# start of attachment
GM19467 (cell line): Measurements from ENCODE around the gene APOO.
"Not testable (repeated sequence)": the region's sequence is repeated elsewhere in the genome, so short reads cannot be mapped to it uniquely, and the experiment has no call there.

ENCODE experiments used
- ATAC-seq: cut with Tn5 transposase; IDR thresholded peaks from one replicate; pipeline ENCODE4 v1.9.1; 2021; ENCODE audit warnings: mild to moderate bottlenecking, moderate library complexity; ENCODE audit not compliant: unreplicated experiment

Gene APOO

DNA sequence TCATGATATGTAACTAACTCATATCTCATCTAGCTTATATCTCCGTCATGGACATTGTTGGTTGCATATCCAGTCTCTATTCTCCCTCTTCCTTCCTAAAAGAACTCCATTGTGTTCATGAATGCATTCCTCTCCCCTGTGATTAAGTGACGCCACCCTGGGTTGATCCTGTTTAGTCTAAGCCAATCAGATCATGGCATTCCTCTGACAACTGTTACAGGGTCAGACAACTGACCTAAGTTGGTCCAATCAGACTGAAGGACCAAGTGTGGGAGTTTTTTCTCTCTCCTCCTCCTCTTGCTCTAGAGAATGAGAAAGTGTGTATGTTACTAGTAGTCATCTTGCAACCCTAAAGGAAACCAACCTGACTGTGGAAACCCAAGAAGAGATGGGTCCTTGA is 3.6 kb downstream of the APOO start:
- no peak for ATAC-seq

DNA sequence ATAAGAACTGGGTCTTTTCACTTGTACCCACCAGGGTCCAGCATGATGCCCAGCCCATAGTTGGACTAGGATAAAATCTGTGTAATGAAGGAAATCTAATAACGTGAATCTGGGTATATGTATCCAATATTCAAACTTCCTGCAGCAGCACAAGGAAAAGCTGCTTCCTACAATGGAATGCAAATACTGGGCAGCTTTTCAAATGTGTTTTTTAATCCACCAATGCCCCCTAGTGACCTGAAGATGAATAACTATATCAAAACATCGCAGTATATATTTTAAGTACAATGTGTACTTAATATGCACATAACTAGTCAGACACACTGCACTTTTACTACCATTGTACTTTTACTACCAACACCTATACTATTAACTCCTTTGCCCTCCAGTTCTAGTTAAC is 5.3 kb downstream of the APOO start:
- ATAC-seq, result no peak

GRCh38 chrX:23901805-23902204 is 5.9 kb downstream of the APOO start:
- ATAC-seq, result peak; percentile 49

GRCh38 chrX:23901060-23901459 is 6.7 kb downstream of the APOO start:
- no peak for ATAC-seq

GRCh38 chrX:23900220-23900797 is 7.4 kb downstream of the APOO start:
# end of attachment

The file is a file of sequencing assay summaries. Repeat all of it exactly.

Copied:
GM19467 (cell line): Measurements from ENCODE around the gene APOO.
"Not testable (repeated sequence)": the region's sequence is repeated elsewhere in the genome, so short reads cannot be mapped to it uniquely, and the experiment has no call there.

ENCODE experiments used
- ATAC-seq: cut with Tn5 transposase; IDR thresholded peaks from one replicate; pipeline ENCODE4 v1.9.1; 2021; ENCODE audit warnings: mild to moderate bottlenecking, moderate library complexity; ENCODE audit not compliant: unreplicated experiment

Gene APOO

DNA sequence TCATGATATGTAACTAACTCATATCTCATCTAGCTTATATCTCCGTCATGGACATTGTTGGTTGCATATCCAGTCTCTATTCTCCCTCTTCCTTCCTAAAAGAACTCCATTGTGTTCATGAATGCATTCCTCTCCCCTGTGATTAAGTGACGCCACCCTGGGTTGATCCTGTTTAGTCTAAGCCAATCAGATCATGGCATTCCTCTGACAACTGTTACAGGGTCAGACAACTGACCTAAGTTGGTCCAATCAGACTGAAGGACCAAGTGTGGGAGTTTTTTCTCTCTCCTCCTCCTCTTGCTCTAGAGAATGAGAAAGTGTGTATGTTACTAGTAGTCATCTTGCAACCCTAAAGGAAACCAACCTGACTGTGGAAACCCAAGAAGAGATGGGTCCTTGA is 3.6 kb downstream of the APOO start:
- no peak for ATAC-seq

DNA sequence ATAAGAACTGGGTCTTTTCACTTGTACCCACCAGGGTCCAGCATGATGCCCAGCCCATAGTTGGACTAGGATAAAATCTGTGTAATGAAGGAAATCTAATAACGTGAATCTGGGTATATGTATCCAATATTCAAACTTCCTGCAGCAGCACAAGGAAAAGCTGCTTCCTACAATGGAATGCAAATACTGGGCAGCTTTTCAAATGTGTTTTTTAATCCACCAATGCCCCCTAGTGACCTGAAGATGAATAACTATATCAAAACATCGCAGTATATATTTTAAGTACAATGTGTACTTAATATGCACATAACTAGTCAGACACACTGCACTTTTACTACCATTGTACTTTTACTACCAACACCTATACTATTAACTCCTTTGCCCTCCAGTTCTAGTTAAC is 5.3 kb downstream of the APOO start:
- ATAC-seq, result no peak

GRCh38 chrX:23901805-23902204 is 5.9 kb downstream of the APOO start:
- ATAC-seq, result peak; percentile 49

GRCh38 chrX:23901060-23901459 is 6.7 kb downstream of the APOO start:
- no peak for ATAC-seq

GRCh38 chrX:23900220-23900797 is 7.4 kb downstream of the APOO start: